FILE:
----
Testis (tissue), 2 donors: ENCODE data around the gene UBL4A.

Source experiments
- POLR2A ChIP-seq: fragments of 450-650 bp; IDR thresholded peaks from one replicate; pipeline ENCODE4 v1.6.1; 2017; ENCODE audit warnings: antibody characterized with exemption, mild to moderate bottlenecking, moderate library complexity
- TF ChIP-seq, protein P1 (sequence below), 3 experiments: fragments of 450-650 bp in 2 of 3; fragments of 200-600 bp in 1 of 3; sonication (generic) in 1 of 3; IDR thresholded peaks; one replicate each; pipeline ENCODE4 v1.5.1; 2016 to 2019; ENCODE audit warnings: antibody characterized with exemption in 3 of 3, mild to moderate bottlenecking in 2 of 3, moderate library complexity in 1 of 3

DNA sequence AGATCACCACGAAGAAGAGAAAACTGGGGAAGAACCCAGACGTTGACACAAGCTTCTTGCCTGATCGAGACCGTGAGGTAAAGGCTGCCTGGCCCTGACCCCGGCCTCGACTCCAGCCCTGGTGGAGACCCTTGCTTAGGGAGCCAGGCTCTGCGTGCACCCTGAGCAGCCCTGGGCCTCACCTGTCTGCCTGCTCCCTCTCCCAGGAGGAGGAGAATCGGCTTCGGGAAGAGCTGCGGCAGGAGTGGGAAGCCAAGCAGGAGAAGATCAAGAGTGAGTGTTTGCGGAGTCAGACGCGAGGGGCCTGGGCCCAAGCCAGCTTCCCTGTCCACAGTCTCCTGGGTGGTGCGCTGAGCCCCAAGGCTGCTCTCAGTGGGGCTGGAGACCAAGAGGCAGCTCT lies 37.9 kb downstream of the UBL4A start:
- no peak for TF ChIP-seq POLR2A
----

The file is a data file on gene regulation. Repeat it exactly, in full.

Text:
Testis (tissue), 2 donors: ENCODE data around the gene UBL4A.

Source experiments
- POLR2A ChIP-seq: fragments of 450-650 bp; IDR thresholded peaks from one replicate; pipeline ENCODE4 v1.6.1; 2017; ENCODE audit warnings: antibody characterized with exemption, mild to moderate bottlenecking, moderate library complexity
- TF ChIP-seq, protein P1 (sequence below), 3 experiments: fragments of 450-650 bp in 2 of 3; fragments of 200-600 bp in 1 of 3; sonication (generic) in 1 of 3; IDR thresholded peaks; one replicate each; pipeline ENCODE4 v1.5.1; 2016 to 2019; ENCODE audit warnings: antibody characterized with exemption in 3 of 3, mild to moderate bottlenecking in 2 of 3, moderate library complexity in 1 of 3

DNA sequence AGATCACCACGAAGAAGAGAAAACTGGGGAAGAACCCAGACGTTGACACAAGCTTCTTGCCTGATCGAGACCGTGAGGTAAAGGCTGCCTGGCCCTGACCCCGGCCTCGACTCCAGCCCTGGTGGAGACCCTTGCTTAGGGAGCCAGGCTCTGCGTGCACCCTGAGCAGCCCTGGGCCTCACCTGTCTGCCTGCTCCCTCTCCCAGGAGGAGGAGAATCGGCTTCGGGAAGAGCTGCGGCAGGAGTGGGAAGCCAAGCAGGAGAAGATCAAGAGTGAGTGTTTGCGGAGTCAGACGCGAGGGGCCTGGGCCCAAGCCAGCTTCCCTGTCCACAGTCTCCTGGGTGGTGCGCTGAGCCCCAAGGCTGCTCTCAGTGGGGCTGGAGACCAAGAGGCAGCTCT lies 37.9 kb downstream of the UBL4A start:
- no peak for TF ChIP-seq POLR2A